Most employers only match per pay-period, so if you max out your contributions early in the year then you miss out on matching money later in the year.   Some companies do a "true up" contribution at the end of the year, so that you don't have to worry about maxing out too early.

Tjat

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Re: Case Study: New job, first 401k
« Reply #9 on: August 17, 2015, 08:20:17 AM »
So essentially, I should be more aggressive if I want to retire early?


It depends on your current contributions and projected annual expenses. To ballpark your FI number (and this assumes you know time value of money, but online calculators can help) - Once you determine your annual expenses, multiply by 25. You'll then want to calculate the future value based on the year you want to retire (as in, what will I need to have X years from now to replicate my current purchasing power?). This is roughly the retirement savings amount you need to hit to sustain on your savings alone. Once you have that number, you need to assess your probability of attaining using your maximum possible contribution level.

To influence how aggressive you need to be now, you will need to solve for the interest rate needed to hit that number. If it's low (say 3-5%, aggression isn't needed). The higher it gets, the more stock heavy you need to be. Note this doesn't guarantee you'll reach your goal as there's risk involved, but if your target rate is high and you're not aggressive enough, you're chance of success will be very low.

There's also a school of thought that if you are 15-20 years out, you should be aggressive anyways to maximize growth.

robartsd

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Re: Case Study: New job, first 401k
« Reply #10 on: August 17, 2015, 09:46:21 AM »
So essentially, I should be more aggressive if I want to retire early?

Conventional advice is to start out aggressive and gradually move to more conservative as you near retirement. This is what Target Retirement Funds do for you automatically. However, if you are targeting early retirement, then you are already in the time frame conventional advice has you shifting to a safer allocation. On the other hand, most early retirees are flexible enough that the higher risks involved with aggressive investment allocations will not create a financial emergecy. Also, because your money will not have as much time to grow if you save quickly for early retirement, your rate of return does not make as big of a difference as it would if you were saving for a retirement that was 2-4 times further away. The bottom line is that people targeting early retirement may need to do more personal introspection to decide how aggressively they should seek investment returns than people who are targeting conventional retirement while still young.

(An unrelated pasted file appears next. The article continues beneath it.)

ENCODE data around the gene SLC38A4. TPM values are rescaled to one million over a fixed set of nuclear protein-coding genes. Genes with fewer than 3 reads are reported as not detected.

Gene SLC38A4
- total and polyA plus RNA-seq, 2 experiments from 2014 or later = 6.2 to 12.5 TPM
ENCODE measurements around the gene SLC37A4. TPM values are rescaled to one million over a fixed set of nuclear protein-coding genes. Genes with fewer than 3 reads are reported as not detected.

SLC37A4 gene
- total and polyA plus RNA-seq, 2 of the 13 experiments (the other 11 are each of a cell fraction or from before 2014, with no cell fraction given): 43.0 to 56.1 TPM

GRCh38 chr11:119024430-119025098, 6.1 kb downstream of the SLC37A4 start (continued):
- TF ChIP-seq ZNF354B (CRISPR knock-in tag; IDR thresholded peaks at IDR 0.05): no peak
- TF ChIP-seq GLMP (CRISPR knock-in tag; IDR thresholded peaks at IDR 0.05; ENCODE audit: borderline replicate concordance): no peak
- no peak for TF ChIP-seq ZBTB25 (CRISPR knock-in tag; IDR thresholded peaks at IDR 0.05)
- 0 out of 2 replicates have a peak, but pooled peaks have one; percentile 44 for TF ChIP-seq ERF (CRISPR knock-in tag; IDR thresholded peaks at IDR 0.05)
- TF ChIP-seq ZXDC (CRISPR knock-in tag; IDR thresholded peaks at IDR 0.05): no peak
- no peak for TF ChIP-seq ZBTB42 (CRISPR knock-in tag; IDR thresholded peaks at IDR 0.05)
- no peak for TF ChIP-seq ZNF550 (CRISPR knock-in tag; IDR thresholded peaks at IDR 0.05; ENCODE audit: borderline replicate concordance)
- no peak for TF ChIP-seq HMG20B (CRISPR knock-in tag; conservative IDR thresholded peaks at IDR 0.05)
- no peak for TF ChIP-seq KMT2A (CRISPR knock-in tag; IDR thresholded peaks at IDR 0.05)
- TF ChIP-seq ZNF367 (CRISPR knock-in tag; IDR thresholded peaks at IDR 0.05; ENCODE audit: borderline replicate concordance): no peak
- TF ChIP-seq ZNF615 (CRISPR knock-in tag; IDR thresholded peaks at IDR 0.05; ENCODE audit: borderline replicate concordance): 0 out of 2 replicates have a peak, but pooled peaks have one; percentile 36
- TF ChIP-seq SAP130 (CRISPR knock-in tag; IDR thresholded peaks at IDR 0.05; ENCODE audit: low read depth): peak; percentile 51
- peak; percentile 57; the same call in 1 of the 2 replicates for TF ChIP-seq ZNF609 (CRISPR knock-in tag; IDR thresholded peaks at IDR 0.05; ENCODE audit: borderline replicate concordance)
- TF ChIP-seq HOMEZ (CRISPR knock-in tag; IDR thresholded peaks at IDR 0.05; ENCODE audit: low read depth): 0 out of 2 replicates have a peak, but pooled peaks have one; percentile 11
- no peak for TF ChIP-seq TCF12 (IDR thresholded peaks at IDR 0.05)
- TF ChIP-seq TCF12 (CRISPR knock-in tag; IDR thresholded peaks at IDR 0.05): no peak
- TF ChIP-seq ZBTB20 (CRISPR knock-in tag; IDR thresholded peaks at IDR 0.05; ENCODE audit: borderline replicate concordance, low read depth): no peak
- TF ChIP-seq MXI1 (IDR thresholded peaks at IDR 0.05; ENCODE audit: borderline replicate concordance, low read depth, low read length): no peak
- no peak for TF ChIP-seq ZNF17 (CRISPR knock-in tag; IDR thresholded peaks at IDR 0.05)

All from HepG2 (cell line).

seattlecyclone

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Re: Case Study: New job, first 401k
« Reply #11 on: August 17, 2015, 10:46:43 AM »
You have some really nice Vanguard Institutional class funds in your 401(k). Unless you really value the simplicity of a one-fund solution like the LifePath fund provides, you should strongly consider picking an asset allocation and then implementing it with the Vanguard funds. You'll save a bunch of money on fees that way.

The Vanguard balanced fund offers a mix of stocks and bonds at a 0.08% expense ratio. It probably has more bonds than you want, so supplement with the 0.02% Institutional Index to add some more stocks. This fund tracks the S&P 500 instead of the total market. If you want to more closely track the total market, also buy some of the small-cap fund (perhaps $1 worth of small-cap for every $4-5 of large-cap).

elm21

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Re: Case Study: New job, first 401k
« Reply #12 on: August 17, 2015, 07:24:17 PM »
Thanks guys!  I don't know which I am more excited about... having a 401K to make elections, or actually understanding what you guys are talking about.  I have been reading and reading and reading some more and it is exciting to begin to understand all of this!  I appreciate all of the advice.